What You'll Get
Improv-comedy shows, unlike criminal-court proceedings and open-heart surgeries, encourage people in the room to shout out suggestions. Explore the extemporaneous with this GrouponLive deal to a ComedySportz improv show at Croswell Opera House on Friday, February 15, at 8 p.m. Choose between the following seating options:
- For $11, you get one balcony ticket (a $22 value).
- For $13, you get one main-floor ticket (a $26 value).
The spontaneity of improv humor marries the competitiveness of athletics during a ComedySportz show that churns out laughs for roughly 100 minutes. During a match, two opposing teams of comics square off as a referee presides. The teams launch into sketches and routines fueled by audience suggestions, much like on the TV shows Whose Line Is It Anyway? and World News with Diane Sawyer. Since random, casual outbursts are so integral to the show, no two ComedySportz performances are the same.
The Fine Print
Promotional value expires Feb 15, 2013. Limit 4 per person. Valid only for option purchased. Reservation req'd by 2/13/13. Redeem starting 2/5/13 for a ticket. Must show valid ID matching name on Groupon at Croswell Opera House. Must provide first and last name at checkout, which Groupon will provide to facilitate redemption of voucher. Refundable only on day of purchase. Must reserve together to sit together. Discount reflects Croswell Opera House's current ticket prices-price may differ on day of the event. Doors open 30mins before showtime. Merchant is solely responsible to purchasers for the care and quality of the advertised goods and services.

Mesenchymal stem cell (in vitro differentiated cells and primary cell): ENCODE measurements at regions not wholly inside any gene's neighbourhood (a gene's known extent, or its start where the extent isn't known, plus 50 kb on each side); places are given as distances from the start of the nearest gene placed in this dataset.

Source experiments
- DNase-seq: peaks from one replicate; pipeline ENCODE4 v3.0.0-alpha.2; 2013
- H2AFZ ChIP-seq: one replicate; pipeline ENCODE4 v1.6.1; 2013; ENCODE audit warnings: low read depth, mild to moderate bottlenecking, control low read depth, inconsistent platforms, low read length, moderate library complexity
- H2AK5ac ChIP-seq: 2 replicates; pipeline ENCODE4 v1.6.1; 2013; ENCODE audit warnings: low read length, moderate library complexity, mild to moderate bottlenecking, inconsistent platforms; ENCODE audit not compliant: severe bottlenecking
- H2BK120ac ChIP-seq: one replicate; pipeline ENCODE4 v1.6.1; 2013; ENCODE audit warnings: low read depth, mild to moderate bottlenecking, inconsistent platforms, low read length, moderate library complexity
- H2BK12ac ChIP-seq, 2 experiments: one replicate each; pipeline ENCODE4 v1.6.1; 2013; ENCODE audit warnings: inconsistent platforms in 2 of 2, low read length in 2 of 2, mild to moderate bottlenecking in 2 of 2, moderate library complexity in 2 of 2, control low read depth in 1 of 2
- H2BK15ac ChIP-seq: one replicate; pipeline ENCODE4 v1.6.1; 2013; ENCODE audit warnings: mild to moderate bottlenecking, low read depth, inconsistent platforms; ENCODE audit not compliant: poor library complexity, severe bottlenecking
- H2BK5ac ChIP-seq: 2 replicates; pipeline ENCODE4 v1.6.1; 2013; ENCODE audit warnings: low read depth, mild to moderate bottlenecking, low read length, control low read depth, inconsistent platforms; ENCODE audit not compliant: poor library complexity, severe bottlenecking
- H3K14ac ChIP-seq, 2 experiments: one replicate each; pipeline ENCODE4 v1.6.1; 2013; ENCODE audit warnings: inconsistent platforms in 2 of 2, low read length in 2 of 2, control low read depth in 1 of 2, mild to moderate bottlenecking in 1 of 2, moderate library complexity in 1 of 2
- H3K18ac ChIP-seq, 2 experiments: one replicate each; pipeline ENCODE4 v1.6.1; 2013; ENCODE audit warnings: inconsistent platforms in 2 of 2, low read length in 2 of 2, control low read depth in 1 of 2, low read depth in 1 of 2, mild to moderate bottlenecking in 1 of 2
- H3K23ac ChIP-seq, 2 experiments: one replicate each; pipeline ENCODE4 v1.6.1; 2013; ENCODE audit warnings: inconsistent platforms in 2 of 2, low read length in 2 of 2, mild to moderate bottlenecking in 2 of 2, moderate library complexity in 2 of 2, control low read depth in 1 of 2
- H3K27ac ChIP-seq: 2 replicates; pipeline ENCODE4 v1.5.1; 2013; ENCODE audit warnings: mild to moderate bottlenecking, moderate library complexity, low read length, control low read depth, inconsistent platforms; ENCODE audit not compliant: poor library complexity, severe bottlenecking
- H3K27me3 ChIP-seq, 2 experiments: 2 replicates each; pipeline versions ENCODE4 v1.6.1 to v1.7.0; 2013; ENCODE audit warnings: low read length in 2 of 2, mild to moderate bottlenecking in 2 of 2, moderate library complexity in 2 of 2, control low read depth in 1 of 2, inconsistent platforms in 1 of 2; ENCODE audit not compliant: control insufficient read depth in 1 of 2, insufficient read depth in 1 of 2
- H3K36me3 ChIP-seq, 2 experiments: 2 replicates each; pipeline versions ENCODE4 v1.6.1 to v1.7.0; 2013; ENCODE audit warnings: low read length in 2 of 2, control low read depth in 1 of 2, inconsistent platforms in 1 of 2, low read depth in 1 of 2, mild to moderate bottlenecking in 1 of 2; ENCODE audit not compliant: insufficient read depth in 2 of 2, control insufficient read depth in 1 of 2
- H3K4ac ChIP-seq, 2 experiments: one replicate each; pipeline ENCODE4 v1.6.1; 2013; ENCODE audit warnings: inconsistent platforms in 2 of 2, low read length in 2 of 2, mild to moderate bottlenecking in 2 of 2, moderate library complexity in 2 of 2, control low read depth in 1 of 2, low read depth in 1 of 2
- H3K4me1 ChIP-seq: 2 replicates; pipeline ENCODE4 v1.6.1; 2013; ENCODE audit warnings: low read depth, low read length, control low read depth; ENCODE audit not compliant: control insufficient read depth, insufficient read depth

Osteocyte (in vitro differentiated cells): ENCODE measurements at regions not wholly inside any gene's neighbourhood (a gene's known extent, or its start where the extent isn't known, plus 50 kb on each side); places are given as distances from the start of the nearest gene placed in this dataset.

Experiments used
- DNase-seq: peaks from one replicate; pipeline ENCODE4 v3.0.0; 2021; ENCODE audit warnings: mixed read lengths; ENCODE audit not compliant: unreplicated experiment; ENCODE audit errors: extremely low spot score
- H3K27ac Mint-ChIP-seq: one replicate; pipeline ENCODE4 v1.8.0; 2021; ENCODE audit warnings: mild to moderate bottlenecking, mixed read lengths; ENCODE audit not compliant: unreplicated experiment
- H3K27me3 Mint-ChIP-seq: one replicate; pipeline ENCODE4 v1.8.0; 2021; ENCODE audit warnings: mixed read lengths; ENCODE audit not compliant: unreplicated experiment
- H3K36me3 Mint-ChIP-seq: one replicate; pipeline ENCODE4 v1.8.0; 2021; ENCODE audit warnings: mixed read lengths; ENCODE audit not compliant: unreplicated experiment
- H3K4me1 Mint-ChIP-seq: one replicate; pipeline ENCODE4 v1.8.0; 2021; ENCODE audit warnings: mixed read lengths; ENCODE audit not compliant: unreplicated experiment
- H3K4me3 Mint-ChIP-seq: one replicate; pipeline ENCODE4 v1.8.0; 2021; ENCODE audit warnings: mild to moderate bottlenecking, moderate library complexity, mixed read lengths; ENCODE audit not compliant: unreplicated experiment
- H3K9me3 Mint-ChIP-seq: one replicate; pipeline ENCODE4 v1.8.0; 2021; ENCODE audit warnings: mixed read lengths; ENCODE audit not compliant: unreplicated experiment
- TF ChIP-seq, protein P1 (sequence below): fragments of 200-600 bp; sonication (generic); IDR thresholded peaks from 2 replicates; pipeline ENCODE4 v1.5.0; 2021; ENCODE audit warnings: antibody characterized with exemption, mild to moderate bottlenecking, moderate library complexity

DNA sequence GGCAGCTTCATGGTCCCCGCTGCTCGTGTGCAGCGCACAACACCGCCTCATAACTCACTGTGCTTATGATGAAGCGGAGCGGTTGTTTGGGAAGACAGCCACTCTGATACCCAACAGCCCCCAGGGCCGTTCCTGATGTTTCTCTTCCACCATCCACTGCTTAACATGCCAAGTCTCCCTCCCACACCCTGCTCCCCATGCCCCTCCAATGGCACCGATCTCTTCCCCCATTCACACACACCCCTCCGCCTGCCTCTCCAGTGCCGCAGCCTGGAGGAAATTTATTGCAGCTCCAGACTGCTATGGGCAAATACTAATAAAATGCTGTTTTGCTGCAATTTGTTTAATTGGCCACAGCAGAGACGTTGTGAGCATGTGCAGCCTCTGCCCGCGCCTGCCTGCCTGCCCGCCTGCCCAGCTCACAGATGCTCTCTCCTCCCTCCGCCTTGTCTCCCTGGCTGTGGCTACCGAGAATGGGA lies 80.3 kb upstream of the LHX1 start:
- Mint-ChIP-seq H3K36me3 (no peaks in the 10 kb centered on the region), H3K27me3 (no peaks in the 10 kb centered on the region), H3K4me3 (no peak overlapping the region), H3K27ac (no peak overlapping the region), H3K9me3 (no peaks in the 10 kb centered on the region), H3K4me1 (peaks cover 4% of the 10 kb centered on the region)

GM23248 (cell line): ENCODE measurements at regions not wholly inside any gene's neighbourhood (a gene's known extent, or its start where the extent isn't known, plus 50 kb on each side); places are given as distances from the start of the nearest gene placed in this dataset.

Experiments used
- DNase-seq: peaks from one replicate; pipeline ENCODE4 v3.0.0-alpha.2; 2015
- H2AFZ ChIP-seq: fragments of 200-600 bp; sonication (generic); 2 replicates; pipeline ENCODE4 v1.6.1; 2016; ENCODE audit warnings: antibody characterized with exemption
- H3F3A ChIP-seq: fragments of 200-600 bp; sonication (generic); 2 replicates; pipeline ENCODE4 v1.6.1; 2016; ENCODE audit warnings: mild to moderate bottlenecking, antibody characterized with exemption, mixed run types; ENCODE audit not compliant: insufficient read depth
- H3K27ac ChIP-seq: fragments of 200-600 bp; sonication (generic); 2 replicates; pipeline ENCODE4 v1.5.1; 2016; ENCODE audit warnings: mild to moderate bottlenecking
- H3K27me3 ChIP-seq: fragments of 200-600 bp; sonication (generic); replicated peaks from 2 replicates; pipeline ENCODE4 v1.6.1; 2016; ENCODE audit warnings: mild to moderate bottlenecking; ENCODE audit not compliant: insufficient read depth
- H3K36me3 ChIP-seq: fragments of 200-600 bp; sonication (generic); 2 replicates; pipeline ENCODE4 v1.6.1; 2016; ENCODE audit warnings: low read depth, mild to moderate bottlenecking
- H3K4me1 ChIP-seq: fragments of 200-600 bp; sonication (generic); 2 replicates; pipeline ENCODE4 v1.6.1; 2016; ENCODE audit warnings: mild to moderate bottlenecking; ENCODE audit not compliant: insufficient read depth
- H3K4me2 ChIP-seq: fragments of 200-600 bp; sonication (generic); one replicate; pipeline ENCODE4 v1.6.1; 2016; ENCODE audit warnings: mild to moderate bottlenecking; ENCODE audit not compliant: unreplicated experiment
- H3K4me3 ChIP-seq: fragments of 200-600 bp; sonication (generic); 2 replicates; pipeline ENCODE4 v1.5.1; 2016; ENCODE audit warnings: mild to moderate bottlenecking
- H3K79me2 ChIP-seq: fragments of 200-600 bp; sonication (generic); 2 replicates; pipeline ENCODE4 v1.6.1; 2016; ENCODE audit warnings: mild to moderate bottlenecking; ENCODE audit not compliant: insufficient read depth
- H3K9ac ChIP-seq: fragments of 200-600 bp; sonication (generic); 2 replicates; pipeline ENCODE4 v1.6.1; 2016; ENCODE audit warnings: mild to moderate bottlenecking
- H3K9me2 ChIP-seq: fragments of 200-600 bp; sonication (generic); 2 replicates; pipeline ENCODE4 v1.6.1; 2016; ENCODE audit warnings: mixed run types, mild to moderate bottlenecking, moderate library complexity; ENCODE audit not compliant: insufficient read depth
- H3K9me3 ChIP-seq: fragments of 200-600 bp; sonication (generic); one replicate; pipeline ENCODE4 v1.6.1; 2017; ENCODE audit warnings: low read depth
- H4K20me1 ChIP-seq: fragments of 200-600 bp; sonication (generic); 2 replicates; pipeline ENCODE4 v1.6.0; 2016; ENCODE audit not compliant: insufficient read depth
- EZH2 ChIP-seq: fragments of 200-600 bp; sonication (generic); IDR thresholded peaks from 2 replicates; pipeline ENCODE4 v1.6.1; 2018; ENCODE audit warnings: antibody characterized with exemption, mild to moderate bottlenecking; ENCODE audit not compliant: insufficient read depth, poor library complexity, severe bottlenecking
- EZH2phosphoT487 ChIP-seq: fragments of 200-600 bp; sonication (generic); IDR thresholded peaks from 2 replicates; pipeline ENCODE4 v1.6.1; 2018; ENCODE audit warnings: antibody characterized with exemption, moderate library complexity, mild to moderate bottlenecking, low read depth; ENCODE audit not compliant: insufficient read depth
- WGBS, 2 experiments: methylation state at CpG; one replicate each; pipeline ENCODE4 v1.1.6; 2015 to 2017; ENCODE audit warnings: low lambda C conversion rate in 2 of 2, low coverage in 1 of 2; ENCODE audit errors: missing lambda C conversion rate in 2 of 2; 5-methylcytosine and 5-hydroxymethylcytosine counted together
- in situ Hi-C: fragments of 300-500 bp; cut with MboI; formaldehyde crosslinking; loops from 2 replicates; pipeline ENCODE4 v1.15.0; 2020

About Croswell Opera House
Although it’s the oldest continuously running theater in Michigan (and the third oldest in all of the United States), Croswell Opera House has more vibrancy than most venues half its age. Renovated over the last two decades with a new stage floor, an enlarged orchestra pit, and burgundy and gold medallions atop a fresh coat of paint, the historic venue has lost none of its old-fashioned charm as it continues through its second century.
Originally constructed in 1866, the downtown epicenter of Lenawee County arts and culture has played host to a rich timeline of American entertainment. The 1800s featured vaudeville acts, musicians, and orators such as Susan B. Anthony and Frederick Douglass, and the early 1900s saw silent movies swallowed by the next wave of cinema: loudies. Although it was nearly demolished in 1967, the opera house persevered with the loving care of its staff and patrons, and today continues to host a wealth of musical acts, Broadway shows, and children’s theater.